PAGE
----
We then had tea (pasties, cauliflower steak, cheese sauce, carrots and roasted leeks in case you were wondering). hen we had a bit of cake because w had some left from the tip to Scarborough. I proceeded to watch too much TV and read a book about writing poetry that was written by a poet who should have paid an editor to edit her prose. It was also probably not a good idea for her to suggest reading good writers to improve my writing. It’s not bad advice, it’s just that her suggestions we (in order) her, Hemingway and Dickens.

A touch of modesty would not go amiss.

Just Another Rant

After a painful day yesterday I am enjoying my day off today and am feeling quite sprightly. There’s a slight bittersweet quality about the pain free nature of the day because I achieved it by taking a double dose of paracetamol (which is a bad thing to do) and a double dose of ibuprofen (ditto). There’s some reason that I’m not supposed to take ibuprofen. The doctor did tell me, but I’ve forgotten. They have given me a gel to use, because I can have ibuprofen as a gel, just not as a tablet, unfortunately that has one major fault – it doesn’t actually work.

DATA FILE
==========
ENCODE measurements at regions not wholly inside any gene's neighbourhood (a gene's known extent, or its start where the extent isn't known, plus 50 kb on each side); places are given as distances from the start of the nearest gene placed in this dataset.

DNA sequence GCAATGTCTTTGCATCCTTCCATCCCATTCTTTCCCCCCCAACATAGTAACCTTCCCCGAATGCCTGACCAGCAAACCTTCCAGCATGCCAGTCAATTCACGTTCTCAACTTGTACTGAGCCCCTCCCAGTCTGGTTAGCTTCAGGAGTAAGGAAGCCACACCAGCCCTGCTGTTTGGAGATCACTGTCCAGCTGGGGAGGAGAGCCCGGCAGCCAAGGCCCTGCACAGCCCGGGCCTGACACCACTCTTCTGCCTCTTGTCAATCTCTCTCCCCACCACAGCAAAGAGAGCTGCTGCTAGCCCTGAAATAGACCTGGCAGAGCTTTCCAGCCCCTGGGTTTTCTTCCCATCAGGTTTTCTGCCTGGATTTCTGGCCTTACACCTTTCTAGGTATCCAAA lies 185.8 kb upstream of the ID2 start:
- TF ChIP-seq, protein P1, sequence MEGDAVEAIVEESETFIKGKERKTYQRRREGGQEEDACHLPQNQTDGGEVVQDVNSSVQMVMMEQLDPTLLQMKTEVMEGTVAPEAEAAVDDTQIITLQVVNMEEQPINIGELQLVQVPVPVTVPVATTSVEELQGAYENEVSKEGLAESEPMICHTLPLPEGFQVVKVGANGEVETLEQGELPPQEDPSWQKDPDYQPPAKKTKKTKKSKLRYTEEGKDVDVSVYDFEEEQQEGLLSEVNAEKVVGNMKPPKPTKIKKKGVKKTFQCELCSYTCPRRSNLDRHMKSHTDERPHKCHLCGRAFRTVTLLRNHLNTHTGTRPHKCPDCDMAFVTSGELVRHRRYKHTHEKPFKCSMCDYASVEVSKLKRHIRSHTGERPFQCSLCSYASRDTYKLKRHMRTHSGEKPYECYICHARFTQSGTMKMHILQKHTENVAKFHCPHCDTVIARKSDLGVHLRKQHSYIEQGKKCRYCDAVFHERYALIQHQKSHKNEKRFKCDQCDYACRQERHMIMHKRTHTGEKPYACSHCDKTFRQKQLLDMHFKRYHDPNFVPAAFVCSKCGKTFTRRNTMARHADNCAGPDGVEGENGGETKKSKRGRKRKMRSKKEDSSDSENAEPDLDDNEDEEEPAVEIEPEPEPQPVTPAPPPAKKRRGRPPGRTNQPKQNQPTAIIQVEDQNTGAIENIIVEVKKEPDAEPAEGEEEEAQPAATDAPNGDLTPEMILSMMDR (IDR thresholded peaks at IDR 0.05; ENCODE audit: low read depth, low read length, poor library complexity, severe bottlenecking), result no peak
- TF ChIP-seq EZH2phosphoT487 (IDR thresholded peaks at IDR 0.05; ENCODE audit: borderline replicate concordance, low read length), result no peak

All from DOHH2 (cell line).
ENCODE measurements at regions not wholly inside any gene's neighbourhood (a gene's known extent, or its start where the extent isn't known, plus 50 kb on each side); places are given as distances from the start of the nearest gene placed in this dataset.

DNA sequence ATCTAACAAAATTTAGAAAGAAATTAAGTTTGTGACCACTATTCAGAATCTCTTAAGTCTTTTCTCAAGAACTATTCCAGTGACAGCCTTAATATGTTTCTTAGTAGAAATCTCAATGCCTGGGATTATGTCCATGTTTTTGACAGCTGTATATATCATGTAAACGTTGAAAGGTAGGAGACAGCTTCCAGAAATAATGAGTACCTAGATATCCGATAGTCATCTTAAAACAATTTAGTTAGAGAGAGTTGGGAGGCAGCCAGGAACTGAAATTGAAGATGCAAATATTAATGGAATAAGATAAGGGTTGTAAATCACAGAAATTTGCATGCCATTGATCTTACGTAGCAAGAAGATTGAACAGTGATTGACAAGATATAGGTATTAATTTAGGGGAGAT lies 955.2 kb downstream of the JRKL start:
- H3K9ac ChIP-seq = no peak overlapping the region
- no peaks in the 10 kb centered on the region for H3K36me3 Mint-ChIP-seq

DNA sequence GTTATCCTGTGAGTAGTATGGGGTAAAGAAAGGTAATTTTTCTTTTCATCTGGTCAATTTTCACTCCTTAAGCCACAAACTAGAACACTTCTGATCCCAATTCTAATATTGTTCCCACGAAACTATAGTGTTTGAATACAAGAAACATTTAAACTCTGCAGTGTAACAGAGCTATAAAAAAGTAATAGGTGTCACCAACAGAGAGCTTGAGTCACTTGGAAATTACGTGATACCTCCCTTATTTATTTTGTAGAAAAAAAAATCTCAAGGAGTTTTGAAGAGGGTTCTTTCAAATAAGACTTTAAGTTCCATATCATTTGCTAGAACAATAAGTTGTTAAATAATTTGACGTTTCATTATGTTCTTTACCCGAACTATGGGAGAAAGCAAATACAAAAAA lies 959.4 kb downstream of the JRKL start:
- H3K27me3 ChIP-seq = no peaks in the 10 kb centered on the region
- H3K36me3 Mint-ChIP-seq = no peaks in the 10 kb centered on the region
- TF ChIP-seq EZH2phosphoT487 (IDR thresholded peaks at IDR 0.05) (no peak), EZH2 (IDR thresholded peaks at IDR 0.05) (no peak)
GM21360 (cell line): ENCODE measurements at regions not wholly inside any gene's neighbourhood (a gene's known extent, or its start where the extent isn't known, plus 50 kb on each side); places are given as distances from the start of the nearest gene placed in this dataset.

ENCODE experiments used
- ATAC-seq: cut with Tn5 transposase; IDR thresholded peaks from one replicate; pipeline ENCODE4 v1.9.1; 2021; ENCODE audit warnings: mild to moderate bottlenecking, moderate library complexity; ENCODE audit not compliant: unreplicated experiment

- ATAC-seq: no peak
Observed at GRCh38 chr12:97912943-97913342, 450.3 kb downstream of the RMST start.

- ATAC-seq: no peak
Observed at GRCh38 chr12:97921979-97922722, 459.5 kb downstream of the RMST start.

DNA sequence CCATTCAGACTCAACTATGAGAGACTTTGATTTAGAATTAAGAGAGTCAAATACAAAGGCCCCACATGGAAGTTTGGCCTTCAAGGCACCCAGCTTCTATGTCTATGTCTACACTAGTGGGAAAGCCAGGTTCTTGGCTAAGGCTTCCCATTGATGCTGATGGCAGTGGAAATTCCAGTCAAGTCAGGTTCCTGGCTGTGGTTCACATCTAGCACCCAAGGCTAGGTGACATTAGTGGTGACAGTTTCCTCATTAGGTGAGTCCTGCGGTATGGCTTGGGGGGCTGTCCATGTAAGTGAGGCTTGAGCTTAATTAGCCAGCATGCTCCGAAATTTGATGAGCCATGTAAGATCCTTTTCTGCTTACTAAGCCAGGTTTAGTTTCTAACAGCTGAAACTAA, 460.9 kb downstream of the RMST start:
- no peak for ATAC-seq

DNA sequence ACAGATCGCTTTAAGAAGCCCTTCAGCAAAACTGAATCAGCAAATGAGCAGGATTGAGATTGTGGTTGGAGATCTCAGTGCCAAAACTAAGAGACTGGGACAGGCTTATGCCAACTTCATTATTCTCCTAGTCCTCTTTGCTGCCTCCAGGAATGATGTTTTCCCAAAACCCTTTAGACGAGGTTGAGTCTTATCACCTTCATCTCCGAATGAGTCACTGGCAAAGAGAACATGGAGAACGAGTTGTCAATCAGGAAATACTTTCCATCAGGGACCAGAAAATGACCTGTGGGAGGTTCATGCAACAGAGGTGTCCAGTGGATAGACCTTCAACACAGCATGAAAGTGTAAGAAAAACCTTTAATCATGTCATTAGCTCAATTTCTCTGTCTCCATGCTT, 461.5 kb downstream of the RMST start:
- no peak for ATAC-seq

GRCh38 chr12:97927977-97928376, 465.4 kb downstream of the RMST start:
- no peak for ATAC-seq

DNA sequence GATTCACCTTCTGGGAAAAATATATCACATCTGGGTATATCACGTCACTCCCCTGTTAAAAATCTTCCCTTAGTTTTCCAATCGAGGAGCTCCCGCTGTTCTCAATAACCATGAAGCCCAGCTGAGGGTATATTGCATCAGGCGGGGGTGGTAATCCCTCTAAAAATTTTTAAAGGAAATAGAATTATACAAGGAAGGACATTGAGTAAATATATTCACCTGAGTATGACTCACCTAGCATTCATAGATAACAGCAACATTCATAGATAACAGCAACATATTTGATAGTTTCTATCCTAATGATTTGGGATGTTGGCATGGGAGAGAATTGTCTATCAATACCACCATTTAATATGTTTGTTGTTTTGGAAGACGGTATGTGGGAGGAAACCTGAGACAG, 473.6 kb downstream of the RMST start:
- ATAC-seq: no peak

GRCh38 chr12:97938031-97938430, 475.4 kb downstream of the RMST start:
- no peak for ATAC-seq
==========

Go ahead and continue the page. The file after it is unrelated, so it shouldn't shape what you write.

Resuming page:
The other, minor,  problem is that my knobbly fingers have an unsettling quality at the best of times. but when coated in a shiny gel they look like the sort of low-budget horror make-up associated with British TV of the 1960s.